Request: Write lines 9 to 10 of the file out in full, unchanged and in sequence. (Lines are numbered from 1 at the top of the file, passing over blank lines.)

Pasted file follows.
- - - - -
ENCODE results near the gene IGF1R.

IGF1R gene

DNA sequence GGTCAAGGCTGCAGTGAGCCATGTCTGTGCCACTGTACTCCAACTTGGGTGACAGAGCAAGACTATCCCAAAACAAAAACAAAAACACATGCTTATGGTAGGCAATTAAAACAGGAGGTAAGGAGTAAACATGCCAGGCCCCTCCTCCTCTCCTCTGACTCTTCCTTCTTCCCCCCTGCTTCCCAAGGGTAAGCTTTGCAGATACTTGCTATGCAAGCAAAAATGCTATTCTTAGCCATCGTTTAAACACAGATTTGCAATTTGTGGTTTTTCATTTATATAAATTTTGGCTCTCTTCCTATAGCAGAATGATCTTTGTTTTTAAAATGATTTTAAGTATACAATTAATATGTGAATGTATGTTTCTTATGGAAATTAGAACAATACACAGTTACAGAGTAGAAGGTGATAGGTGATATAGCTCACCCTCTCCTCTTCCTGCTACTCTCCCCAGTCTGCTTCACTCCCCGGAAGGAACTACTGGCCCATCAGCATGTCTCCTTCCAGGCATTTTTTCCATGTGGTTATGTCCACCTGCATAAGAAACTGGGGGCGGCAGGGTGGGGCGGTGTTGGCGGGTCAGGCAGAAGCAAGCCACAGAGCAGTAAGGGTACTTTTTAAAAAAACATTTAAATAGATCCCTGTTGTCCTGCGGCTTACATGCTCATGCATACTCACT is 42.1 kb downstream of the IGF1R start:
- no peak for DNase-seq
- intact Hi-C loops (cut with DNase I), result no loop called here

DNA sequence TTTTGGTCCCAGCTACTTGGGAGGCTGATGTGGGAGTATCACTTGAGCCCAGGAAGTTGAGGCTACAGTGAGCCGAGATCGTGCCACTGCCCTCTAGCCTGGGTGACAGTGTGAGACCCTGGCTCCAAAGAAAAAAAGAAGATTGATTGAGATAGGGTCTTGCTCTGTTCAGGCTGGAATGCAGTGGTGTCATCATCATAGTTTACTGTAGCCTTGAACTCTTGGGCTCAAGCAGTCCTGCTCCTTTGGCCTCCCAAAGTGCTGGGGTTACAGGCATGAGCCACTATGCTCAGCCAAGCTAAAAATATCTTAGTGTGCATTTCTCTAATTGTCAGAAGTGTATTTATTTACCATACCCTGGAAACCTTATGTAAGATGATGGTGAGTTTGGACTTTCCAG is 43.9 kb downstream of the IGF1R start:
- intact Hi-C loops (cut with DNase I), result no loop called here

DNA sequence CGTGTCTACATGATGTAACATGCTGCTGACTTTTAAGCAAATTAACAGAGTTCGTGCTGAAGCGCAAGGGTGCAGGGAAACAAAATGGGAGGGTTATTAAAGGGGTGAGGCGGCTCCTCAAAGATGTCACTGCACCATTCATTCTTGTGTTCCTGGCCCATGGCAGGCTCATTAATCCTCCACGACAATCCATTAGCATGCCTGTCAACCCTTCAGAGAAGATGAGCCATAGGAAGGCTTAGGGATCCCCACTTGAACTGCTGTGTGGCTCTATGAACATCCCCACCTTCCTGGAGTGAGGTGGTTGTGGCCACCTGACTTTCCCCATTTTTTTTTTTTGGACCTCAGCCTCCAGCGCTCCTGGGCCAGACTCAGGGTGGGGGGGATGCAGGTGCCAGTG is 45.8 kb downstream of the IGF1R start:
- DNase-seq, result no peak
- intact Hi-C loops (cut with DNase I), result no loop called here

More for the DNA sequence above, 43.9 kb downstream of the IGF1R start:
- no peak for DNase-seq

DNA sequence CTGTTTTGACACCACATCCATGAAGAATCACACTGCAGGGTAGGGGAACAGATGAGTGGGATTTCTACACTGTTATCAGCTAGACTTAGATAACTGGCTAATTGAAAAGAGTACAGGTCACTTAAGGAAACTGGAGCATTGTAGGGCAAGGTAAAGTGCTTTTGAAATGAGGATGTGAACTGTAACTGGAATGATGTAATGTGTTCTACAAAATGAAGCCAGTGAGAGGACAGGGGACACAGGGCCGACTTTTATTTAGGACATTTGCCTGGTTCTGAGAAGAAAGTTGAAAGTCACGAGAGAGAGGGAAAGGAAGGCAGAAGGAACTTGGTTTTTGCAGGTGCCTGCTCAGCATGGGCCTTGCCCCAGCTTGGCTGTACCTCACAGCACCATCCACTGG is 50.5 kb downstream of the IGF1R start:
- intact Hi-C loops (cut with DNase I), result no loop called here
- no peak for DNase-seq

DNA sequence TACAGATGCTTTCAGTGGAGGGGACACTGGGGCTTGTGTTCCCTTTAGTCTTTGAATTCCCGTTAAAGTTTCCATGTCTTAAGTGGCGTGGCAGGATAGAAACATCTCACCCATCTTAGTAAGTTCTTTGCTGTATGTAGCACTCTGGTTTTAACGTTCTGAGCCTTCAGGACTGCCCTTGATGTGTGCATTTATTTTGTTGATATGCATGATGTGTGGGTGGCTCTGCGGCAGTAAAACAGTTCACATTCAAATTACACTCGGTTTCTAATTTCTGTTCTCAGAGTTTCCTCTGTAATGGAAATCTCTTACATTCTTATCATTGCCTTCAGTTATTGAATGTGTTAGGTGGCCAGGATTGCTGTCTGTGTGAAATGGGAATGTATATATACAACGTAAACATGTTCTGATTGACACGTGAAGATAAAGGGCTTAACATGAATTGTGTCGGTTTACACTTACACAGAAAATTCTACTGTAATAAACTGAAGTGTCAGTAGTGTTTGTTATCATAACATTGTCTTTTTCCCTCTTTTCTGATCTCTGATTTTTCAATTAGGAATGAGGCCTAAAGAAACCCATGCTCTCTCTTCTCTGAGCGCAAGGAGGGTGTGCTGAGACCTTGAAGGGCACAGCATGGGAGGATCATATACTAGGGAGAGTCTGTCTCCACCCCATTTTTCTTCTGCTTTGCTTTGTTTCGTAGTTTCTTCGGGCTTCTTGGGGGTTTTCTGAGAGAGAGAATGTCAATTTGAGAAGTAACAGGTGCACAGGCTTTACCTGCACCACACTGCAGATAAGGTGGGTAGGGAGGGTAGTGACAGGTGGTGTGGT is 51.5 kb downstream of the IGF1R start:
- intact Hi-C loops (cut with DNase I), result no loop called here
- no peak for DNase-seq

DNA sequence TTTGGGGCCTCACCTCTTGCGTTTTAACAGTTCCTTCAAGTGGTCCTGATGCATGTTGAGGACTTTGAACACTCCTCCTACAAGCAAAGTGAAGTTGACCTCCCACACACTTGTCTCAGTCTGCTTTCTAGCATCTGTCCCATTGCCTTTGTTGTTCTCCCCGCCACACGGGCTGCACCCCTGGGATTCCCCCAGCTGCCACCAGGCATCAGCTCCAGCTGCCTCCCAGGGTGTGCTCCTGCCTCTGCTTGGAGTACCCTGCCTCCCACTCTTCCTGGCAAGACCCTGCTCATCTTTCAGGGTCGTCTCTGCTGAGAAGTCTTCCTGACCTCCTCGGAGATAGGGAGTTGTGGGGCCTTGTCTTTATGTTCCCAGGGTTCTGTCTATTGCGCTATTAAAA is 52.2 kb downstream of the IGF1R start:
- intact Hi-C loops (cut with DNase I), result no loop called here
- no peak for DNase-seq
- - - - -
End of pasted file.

- DNase-seq, result no peak
- intact Hi-C loops (cut with DNase I), result no loop called here